All too often, once an item is in the tool, be it Jira or equivalent, it becomes a negotiable item for what determines the minimum viable product. Quality is a negotiable item; writing automated tests is something that a team can choose to not do in favor of spending time elsewhere. The problem is that the trade-offs for quality related items can be less well recognized and appreciated than those for features. This is not to belittle the conversation about feature prioritization and project scope. Within complex products features can be interlinked and lacking one can cause downstream work (or reputations!) to suffer. Still, in terms of conversations about cutting or keeping scope, a feature delivers some piece of functionality to a customer. That piece of functionality is a relatively known quantity that can be weighed against the cost of implementing it. Broadly speaking, quality concerns tend to be cross cutting. Automated deployments impact how fast I can deliver any feature. Automated functional tests impact how much I can trust the product to behave how I expect it to behave. For a product delivered to paying customers, the cost of a quality trade-off is higher than the cost of not delivering any single feature.
Quality trade-offs can also set the tone for a product. I have worked with a number of developers now and none of them have ever wanted to intentionally do a “bad job” or make a half-hearted effort. Agreeing to quality reductions is a great way to get a team to deliver a worse overall product and decrease morale to boot. Team morale is a hard thing to measure, notwithstanding all of the paid consultancies who claim to help with it. It is a fairly sure thing though that asking a motivated team to deliver (significantly) less than what they deem as quality is a good way to make them wonder why they are there in the first place. Just as mediocre expectations can be unintentionally set for classes, it is possible to set mediocre expectations for products.
I am someone who works on the development side of things. As such my point of view tends to be skewed towards arguing that software design and quality are things that cannot be cut in the face of an impending deadline. This is not always the correct position and as mentioned earlier, even the most basic of software product quality items are negotiable and cuttable. That said, however, software developers tend to be optimistic and can underestimate the adverse impact of lowered quality on both the viability of the product (and possibly their own morale). Product managers may not always be fully aware of the trade-offs made by cutting the delivered quality of a product. The point is that the potentially large downside to product viability and team morale is missed when making quality cuts in favor of up front time to delivery gains. Penny-wise, pound-foolish.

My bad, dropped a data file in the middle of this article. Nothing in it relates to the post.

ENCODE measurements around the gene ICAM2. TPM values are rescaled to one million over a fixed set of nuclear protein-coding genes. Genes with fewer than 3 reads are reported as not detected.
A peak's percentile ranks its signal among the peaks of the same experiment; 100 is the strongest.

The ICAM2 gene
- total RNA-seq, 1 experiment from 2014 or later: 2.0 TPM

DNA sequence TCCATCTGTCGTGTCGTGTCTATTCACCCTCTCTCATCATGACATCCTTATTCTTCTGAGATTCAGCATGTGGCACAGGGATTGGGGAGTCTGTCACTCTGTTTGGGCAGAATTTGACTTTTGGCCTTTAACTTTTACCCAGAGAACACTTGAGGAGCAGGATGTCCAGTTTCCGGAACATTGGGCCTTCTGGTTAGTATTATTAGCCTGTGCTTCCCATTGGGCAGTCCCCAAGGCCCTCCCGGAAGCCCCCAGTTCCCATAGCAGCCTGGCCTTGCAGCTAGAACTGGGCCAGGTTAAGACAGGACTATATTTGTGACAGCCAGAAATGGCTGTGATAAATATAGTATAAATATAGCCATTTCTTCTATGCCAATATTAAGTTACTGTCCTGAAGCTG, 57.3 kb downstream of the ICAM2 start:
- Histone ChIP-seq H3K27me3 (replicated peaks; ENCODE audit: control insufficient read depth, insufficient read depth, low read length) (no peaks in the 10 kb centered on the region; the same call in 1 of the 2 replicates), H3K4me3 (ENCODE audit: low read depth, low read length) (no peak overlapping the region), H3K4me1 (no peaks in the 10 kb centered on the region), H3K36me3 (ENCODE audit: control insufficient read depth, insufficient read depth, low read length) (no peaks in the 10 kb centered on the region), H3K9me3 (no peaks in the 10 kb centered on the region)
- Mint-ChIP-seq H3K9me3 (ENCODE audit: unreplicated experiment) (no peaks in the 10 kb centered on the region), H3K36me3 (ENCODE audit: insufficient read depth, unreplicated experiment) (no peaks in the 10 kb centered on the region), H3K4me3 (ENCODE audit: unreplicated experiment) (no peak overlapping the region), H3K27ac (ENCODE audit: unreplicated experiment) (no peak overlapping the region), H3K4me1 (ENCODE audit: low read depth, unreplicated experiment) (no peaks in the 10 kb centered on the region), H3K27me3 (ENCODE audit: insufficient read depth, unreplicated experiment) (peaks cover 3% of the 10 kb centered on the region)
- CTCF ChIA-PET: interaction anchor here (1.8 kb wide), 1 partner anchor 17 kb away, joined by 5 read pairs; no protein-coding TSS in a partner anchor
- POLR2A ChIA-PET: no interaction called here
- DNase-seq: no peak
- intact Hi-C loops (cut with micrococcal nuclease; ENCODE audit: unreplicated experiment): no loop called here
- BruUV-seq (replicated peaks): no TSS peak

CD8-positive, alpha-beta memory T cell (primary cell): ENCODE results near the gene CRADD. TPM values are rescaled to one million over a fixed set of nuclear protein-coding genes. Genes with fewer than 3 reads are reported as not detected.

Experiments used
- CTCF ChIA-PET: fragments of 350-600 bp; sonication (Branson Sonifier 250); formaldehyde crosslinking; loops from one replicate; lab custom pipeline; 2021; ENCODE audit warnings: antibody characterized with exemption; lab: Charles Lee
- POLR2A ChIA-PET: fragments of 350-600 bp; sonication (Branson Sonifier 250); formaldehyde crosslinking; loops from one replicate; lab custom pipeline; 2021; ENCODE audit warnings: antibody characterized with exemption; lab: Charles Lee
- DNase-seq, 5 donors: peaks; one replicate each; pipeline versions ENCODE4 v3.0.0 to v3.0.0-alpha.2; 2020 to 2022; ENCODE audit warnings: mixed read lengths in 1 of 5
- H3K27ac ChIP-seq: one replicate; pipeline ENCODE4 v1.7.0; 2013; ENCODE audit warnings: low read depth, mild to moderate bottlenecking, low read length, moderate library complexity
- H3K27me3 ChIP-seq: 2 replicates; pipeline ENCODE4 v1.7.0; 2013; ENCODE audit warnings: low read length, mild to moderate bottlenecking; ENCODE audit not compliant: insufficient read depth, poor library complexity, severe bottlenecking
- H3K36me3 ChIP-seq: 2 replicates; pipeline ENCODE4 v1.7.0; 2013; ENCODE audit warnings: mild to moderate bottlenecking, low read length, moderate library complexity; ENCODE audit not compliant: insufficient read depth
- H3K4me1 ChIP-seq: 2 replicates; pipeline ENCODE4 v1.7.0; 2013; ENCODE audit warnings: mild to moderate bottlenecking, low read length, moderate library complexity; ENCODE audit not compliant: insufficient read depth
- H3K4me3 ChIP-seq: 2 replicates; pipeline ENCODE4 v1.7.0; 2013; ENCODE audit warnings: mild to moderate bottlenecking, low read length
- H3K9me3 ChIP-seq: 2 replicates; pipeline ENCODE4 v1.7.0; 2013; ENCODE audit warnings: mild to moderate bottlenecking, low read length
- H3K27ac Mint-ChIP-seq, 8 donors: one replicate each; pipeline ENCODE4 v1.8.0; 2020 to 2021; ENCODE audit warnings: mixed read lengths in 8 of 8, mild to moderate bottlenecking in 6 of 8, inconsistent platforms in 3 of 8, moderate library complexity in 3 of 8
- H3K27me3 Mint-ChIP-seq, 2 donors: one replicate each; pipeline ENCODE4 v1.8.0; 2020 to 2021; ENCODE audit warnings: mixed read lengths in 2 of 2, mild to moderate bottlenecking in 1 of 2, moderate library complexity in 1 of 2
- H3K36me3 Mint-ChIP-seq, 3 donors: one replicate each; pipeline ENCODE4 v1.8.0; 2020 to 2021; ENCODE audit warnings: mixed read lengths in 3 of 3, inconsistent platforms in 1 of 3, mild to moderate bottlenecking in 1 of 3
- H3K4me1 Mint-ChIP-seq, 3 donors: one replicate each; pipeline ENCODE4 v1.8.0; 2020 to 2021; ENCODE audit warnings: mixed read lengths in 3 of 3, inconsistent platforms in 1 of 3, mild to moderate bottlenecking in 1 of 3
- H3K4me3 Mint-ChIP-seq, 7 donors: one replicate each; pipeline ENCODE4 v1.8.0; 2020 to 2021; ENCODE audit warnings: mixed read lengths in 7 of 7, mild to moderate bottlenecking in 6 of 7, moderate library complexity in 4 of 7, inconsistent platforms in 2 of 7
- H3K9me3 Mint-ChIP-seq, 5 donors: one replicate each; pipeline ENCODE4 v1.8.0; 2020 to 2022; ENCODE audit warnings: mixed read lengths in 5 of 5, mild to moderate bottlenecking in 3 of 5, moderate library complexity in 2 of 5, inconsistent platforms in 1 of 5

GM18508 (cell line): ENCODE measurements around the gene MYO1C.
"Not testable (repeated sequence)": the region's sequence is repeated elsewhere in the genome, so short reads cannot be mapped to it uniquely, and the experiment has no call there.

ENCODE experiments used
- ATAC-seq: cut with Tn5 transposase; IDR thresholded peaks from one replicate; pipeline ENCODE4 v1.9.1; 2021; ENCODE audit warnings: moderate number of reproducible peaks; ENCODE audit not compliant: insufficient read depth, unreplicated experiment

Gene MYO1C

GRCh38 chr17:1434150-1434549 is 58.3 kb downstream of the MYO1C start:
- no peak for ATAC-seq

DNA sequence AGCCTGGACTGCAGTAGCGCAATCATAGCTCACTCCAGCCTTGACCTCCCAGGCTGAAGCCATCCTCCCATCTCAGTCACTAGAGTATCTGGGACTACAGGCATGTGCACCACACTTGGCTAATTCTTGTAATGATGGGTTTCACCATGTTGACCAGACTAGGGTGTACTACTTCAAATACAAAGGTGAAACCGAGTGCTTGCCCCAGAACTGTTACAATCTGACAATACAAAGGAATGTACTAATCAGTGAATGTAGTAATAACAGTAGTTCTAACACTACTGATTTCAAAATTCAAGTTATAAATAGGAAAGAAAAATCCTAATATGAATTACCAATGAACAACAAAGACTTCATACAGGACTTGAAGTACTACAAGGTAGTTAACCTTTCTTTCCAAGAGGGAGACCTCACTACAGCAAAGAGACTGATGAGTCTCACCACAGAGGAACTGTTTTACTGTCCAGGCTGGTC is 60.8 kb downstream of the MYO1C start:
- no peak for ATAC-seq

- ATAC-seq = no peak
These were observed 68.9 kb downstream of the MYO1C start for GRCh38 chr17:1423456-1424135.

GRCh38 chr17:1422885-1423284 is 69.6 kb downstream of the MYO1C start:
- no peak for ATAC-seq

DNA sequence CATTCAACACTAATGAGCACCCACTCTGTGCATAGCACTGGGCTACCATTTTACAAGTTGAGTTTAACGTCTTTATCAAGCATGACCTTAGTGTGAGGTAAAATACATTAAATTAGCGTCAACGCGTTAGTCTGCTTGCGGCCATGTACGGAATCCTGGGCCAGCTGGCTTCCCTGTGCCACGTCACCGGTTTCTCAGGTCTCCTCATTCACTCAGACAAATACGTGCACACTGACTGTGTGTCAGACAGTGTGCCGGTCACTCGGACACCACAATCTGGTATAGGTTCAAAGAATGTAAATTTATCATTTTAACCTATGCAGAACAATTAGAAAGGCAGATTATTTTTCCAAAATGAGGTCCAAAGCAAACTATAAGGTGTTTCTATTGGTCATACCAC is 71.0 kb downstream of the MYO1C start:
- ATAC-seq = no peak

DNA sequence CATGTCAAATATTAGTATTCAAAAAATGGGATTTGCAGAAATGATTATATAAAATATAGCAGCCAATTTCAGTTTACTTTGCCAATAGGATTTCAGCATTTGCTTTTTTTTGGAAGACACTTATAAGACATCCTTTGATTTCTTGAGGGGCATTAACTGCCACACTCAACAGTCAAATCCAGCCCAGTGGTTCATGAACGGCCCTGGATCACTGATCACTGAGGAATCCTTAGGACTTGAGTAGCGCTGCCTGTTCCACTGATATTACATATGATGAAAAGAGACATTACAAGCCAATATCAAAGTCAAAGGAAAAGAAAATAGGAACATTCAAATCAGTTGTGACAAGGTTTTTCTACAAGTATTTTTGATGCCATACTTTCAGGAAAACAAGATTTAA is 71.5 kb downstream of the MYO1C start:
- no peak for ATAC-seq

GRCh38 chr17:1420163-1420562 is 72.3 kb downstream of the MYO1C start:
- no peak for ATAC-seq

At the very beginning of this I mentioned the importance of development lead quality. A project’s scope can be changed–this is the point of agile processes–but I believe that items which ensure a product’s quality should be given deference. The people who know the technical importance of quality items is the team building the product and it is this same team which should be left to build the product to their (highest) standard of quality. Unfortunately, an inexperienced team that has not suffered through the trials of poorly launched and operated products may be just as ignorant of good quality procedures as a layman from the street. We can all get better over time though by recognizing the lasting impact of quality on a product, even the inexperienced in failure and gross underestimation of how late into the night a bad deployment can run.